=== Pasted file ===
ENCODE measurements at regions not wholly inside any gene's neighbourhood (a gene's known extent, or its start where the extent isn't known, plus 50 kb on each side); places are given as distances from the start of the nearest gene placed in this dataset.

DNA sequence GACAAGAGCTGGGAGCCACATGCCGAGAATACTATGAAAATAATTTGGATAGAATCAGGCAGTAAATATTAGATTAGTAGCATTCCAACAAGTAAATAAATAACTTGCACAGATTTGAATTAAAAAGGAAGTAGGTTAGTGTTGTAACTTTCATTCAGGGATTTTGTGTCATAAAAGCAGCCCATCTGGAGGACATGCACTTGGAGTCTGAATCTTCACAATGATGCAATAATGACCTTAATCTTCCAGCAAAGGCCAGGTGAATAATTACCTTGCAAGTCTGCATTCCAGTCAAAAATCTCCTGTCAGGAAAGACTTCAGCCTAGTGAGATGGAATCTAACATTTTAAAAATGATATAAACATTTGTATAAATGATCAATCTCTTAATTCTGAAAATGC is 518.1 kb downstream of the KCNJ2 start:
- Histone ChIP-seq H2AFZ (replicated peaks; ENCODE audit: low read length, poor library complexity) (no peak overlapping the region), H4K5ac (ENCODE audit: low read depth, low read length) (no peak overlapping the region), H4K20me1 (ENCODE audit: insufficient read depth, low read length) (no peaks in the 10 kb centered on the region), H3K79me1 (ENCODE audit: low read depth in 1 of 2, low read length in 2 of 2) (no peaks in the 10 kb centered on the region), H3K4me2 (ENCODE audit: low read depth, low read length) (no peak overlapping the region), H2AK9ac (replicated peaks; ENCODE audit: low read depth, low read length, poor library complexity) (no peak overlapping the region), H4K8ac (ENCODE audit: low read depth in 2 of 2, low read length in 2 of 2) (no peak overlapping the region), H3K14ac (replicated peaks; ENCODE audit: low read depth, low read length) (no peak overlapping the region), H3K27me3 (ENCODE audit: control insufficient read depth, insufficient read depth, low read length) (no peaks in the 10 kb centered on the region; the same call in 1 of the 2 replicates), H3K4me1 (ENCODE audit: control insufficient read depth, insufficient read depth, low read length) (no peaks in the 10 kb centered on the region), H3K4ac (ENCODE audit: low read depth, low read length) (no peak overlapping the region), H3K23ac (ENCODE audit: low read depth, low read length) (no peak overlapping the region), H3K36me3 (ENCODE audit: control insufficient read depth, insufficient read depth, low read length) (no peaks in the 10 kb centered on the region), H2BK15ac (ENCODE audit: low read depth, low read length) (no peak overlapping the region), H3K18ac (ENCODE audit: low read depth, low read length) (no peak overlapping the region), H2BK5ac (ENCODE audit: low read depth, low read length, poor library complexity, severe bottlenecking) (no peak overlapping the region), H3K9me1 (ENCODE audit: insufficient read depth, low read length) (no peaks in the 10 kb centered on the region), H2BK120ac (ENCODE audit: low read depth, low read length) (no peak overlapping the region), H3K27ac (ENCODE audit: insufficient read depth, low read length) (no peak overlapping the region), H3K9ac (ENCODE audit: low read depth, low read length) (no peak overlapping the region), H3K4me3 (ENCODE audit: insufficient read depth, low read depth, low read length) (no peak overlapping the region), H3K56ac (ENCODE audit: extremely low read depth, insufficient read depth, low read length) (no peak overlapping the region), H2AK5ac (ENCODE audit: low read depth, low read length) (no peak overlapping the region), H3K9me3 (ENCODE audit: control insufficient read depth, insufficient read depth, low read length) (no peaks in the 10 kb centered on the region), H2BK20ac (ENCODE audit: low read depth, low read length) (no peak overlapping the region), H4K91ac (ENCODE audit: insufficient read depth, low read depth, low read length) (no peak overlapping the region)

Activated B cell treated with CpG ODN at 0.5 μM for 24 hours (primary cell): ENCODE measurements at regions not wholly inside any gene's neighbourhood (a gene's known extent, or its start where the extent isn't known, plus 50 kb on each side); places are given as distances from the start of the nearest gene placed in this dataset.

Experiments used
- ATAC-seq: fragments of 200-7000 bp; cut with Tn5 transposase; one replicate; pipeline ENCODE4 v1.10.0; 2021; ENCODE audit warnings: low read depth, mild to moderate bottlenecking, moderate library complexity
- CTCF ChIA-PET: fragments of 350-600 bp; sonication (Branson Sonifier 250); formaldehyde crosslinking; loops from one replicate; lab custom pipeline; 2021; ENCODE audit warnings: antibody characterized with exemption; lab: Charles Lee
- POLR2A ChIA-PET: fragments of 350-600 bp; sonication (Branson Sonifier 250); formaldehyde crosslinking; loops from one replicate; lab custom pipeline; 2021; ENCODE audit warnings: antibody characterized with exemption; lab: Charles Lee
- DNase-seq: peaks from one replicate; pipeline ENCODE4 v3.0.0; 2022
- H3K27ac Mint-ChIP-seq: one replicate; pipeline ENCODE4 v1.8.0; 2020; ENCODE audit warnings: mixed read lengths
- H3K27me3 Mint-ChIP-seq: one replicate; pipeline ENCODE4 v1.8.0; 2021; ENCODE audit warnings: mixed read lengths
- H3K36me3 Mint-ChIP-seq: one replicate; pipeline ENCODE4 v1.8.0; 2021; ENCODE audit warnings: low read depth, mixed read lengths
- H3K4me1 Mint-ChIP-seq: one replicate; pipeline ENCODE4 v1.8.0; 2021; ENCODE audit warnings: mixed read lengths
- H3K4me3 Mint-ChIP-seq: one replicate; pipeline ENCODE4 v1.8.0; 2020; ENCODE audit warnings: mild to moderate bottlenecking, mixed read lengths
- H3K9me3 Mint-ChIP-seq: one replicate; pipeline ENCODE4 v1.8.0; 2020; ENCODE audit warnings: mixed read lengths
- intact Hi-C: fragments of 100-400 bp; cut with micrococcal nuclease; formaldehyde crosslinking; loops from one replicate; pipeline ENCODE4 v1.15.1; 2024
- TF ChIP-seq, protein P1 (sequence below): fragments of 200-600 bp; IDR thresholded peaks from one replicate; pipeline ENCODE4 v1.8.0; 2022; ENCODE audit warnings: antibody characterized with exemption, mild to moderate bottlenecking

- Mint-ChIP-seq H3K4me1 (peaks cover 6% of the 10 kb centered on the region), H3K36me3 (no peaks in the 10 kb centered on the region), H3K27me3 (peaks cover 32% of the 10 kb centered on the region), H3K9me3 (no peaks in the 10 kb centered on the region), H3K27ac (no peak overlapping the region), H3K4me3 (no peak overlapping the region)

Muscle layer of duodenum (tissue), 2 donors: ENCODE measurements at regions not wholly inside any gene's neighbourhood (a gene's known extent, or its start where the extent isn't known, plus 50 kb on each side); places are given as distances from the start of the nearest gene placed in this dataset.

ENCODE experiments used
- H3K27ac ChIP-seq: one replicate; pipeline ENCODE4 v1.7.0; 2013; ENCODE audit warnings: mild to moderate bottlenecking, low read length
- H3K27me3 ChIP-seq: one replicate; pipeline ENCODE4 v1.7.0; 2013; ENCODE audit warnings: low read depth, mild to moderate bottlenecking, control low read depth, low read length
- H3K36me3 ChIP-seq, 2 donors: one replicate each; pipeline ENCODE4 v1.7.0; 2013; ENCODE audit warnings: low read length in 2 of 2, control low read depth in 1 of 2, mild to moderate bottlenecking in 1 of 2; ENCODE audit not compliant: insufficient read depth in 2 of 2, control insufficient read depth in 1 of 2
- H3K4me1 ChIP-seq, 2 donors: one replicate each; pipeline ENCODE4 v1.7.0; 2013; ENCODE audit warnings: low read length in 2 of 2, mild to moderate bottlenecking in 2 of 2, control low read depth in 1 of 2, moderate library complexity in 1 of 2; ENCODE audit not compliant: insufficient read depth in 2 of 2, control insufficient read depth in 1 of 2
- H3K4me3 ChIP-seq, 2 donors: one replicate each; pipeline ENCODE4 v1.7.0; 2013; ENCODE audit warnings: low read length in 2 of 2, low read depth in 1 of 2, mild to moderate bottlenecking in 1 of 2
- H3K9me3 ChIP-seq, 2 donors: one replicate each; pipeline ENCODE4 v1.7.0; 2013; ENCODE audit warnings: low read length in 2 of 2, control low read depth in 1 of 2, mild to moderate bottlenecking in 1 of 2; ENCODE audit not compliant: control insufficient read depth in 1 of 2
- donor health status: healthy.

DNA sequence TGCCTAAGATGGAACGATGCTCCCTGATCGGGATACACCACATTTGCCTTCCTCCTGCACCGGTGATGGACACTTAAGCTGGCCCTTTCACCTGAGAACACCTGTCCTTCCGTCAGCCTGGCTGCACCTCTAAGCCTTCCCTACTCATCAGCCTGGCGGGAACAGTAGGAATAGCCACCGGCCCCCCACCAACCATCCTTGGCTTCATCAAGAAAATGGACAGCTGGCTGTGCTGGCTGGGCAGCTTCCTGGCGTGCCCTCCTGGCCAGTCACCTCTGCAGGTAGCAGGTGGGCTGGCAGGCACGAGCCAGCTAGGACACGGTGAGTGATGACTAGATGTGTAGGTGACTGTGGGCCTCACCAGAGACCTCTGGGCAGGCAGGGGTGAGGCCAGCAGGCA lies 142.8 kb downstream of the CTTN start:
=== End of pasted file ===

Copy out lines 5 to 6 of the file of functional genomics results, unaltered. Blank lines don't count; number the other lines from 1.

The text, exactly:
Experiments used
- ATAC-seq: fragments of 200-7000 bp; cut with Tn5 transposase; one replicate; pipeline ENCODE4 v1.10.0; 2021; ENCODE audit warnings: low read depth, mild to moderate bottlenecking, moderate library complexity